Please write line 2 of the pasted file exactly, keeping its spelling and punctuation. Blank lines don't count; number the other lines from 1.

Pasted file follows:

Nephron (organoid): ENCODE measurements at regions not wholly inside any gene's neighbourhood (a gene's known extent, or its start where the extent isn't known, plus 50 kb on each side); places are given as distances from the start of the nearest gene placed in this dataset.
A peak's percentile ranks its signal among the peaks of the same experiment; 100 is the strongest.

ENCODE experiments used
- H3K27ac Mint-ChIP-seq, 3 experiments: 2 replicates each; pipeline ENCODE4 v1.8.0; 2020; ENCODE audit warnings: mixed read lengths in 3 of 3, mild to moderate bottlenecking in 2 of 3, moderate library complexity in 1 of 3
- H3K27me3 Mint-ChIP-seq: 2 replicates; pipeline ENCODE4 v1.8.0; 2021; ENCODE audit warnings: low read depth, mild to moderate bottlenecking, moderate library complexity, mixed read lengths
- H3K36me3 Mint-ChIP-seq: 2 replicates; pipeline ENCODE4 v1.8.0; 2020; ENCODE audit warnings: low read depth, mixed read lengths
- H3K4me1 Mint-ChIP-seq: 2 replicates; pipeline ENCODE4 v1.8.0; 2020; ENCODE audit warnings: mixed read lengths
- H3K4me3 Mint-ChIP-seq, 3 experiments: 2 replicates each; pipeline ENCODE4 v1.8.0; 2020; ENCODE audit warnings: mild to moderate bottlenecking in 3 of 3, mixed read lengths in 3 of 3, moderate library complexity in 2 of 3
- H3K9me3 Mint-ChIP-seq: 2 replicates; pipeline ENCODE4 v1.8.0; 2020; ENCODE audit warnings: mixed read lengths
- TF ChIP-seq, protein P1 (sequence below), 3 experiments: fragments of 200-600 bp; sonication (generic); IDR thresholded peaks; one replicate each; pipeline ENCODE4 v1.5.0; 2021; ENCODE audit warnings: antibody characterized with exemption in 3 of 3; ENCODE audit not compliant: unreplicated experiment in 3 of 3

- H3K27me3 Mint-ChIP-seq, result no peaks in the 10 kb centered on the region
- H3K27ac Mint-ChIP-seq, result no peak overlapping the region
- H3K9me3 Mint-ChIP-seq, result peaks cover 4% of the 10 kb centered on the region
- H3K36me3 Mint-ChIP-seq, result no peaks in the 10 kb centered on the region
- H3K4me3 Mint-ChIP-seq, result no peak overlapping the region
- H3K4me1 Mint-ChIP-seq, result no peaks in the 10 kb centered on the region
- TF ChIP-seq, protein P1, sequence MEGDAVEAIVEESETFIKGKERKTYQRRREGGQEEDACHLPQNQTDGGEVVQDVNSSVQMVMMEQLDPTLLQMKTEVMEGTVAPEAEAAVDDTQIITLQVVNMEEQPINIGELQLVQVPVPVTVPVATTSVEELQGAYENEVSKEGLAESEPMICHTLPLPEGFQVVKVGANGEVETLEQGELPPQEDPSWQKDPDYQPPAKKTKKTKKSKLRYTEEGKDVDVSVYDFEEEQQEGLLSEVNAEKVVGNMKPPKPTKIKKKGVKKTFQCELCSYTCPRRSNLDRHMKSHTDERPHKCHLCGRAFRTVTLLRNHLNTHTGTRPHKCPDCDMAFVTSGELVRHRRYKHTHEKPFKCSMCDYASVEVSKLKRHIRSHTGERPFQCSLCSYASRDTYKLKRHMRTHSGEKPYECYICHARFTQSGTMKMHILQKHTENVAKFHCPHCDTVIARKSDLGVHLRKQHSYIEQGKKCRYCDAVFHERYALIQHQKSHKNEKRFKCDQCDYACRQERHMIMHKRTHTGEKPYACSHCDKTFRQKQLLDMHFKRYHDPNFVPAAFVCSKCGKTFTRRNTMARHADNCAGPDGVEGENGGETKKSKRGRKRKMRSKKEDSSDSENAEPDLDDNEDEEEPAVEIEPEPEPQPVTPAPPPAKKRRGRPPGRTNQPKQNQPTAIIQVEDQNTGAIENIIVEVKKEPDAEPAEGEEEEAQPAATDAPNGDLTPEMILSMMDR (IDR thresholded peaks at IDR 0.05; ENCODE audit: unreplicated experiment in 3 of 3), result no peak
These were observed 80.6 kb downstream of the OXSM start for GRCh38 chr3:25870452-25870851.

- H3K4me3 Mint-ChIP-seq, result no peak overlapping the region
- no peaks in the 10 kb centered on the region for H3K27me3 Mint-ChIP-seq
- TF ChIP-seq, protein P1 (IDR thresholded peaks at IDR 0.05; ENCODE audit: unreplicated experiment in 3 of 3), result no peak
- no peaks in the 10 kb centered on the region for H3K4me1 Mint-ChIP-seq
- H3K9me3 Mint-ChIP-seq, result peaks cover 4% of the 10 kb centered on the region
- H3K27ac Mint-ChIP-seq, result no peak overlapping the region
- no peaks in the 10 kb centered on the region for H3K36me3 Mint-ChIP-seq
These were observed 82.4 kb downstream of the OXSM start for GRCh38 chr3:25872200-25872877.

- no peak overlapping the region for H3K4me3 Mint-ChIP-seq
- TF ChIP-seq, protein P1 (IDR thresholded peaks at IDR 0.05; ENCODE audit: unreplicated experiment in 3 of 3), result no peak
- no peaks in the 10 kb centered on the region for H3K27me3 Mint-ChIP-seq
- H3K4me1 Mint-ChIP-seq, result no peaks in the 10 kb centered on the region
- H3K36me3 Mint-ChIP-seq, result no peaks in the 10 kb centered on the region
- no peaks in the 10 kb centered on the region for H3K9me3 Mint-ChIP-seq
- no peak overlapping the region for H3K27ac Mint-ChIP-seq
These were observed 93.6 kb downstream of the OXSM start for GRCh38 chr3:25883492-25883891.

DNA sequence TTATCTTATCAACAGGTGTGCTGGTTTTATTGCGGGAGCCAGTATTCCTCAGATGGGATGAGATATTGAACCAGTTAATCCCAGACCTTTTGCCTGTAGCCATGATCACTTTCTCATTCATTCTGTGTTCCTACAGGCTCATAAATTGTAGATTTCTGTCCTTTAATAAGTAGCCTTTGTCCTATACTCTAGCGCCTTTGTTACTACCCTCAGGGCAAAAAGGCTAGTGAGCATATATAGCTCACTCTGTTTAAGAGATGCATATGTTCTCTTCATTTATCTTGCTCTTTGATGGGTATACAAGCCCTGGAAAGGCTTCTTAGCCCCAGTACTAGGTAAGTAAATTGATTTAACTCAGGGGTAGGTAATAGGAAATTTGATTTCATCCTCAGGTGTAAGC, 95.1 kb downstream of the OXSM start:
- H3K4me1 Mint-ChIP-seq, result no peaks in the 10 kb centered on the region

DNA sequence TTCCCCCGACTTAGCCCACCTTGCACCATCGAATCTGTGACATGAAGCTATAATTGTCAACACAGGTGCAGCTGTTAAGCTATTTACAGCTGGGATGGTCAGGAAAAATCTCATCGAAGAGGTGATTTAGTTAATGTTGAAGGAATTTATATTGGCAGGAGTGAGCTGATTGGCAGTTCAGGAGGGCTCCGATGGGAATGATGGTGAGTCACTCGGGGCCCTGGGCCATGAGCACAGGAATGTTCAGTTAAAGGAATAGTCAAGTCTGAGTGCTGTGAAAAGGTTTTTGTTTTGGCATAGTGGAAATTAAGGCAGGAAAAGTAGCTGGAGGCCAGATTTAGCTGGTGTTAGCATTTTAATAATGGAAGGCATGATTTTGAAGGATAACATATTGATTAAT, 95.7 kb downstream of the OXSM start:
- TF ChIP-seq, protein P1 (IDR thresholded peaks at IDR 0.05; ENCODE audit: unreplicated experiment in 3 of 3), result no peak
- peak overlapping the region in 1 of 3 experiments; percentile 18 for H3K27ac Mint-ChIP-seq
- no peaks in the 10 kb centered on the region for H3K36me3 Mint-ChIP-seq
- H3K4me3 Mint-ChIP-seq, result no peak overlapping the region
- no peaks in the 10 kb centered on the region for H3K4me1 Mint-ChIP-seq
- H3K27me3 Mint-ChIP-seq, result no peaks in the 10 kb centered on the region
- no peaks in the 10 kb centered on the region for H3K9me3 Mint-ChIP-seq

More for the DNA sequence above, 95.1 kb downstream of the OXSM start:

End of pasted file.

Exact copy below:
A peak's percentile ranks its signal among the peaks of the same experiment; 100 is the strongest.